We read with interest the letter by Bert-Marcaz et al., reporting on a 74-year-old man with vacuole, E1 enzyme, X-linked, autoinflammatory, somatic (VEXAS) syndrome and chronic inflammatory demyelinating polyneuropathy [1]. We agree with the authors’ postulation that the simultaneous onset of the two diseases suggests a potentially causal link between VEXAS and the demyelinating abnormalities they observed on nerve conduction studies and nerve biopsy. We have previously reported a case of a 68-year-old man with VEXAS associated with neurological features, including ophthalmoplegia, sensorineural hearing loss and bilateral vestibulopathy [2]. Our hypothesis for the mechanism of neurological involvement was polycranial neuritis, given that there was no evidence of orbital inflammation on MRI and there was significant improvement with corticosteroids. Neurologists should consider the diagnosis of VEXAS (and other autoinflammatory syndromes of innate immunity) in patients with neurological problems who have (i) unexplained fever and elevated acute phase reactants, especially when there is a remitting and relapsing course, (ii) unexplained multisystem disease, and (iii) no evidence of infection, malignancy or autoimmune (i.e., antibody-mediated) disease.

    [1] Bert-Marcaz C, Briantais A, Faucher B, Corazza G, Ebbo M, Attarian S, Delmont E, Fortanier E. Expanding the spectrum of VEXAS syndrome: association with acute-onset CIDP. J Neurol Neurosurg Psychiat...

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  • Blood neurofilament light chain and cognitive progression in neurological disorders

    There have been some studies investigating blood neurofilament light chain (NfL) levels as predictors of cognitive functions decline in neurological disorders. I want to discuss here the association between blood NfL levels and neuroaxonal damage in patients with brain damages including Alzheimer's disease and stroke by considering the underlying mechanisms.

    First, Egle et al. reported that baseline increased serum NfL levels could predict cognitive decline and the risk of converting to dementia in a cerebral small vessel disease (SVD), but there was no change in serum NfL levels over a 5-year follow-up period [1]. The lack of dynamic changes of NfL in stroke stand in contrast to neurodegenerative disease, and serum NfL levels may not be used as a surrogate marker for monitoring cognitive impairment in patients with SVD. In contrast, Stokowskaet et al. examined plasma NfL levels for the prediction of functional improvement in the late phase after stroke [2]. The odds ratios (ORs) (95% confidence intervals [CIs]) of elevated plasma NfL levels for the improvement in balance and gait improvement were 2.34 (1.35-4.27) and 2.27 (1.25-4.32), respectively. In addition, OR (95% CI) of elevated plasma NfL levels for cognitive improvement was 7.54 (1.52-45.66), which was also verified by intervention trial. This study presented the usefulness of plasma NfL levels as a biomarker of physical and psychological function after stroke events. As there is a wide range of 95% CI...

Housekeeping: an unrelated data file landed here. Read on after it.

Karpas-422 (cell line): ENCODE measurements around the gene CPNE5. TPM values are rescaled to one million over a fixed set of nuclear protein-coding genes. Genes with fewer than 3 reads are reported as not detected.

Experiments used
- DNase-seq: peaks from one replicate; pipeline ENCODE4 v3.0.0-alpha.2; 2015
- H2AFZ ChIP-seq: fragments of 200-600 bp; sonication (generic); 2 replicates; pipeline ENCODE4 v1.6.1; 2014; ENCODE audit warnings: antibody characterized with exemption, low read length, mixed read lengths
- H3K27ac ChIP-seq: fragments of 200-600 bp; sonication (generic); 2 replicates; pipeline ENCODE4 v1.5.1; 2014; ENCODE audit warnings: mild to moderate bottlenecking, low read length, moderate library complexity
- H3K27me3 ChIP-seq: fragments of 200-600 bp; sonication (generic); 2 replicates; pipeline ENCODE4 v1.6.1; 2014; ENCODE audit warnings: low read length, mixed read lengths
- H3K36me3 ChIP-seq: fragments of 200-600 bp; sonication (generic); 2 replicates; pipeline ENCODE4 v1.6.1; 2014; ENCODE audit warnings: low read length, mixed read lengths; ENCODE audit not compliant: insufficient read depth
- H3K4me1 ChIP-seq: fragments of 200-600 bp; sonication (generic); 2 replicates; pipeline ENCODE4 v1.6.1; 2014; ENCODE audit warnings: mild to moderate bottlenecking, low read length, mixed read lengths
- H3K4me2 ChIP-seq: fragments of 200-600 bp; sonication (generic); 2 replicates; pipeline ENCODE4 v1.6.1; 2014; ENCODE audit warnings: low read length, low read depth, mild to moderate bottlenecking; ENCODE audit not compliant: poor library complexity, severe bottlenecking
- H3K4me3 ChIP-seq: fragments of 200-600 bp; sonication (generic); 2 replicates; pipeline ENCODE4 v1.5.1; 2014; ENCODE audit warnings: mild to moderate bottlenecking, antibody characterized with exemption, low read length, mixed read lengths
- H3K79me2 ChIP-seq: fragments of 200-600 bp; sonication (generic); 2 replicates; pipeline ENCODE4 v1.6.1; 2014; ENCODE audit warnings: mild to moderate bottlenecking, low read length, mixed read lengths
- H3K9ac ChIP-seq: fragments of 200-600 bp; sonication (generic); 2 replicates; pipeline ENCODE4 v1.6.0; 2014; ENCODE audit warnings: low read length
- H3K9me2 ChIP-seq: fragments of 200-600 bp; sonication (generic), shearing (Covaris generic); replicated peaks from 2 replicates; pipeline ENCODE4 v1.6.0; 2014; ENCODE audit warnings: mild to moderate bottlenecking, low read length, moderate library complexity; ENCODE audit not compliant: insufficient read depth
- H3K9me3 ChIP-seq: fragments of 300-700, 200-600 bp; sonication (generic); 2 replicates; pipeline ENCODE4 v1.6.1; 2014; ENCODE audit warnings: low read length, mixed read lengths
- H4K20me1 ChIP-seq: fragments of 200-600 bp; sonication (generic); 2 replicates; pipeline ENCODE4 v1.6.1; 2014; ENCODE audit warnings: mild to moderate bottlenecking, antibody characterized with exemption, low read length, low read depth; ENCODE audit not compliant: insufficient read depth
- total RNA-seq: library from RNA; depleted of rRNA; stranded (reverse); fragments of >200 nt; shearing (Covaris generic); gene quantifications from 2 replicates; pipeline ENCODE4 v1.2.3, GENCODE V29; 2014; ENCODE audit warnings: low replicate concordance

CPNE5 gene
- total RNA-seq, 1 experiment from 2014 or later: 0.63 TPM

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  • DADA2: An under-diagnosed monogenic cause of lacunar stroke

    We read with great interest the paper by Yaghi S. et al on the lacunar stroke mechanisms and their therapeutic implications. We would like to highlight that the deficiency of ADA2 (DADA2) is the most common cause of monogenic vasculitis and is also responsible for causing lacunar strokes, but is commonly overlooked [1]. It has an autosomal recessive inheritance and has multi-system involvement: skin, nervous, gastrointestinal and hematological systems being most commonly involved [1]. Children and young adults are most commonly affected with a “polyarteritis nodosa-type” picture with cutaneous involvement, abdominal pains and renal involvement, and mild strokes. The lacunar infarcts are more common in the posterior circulation [2]. Most cases are diagnosed late or go undiagnosed because of lack of knowledge about this disorder [3, 4].
    Patients are treated by immunosuppressants with anti-tumour necrosis factor (TNF) agents and usually adalimumab is the first line agent. Early diagnosis and treatment lead to favorable treatment response.

    1. Meyts I, Aksentijevich I. Deficiency of Adenosine Deaminase 2 (DADA2): Updates on the Phenotype, Genetics, Pathogenesis, and Treatment. Journal of Clinical Immunology (2018) 38: 569-578
    2. Geraldo AF, Carosi R, Tortora D et al. Widening the Neuroimaging features of Adenosine Deaminase 2 Deficiency. American Journal of Neuroradiology. February 2021
    3. Sharma A, Agarwal A, Srivastava MVP, et al. Hy...

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  • Response to "Persistent COVID-19 related anosmia in patients with chronic autoimmune thyroiditis: What’s behind hypothyroidism?"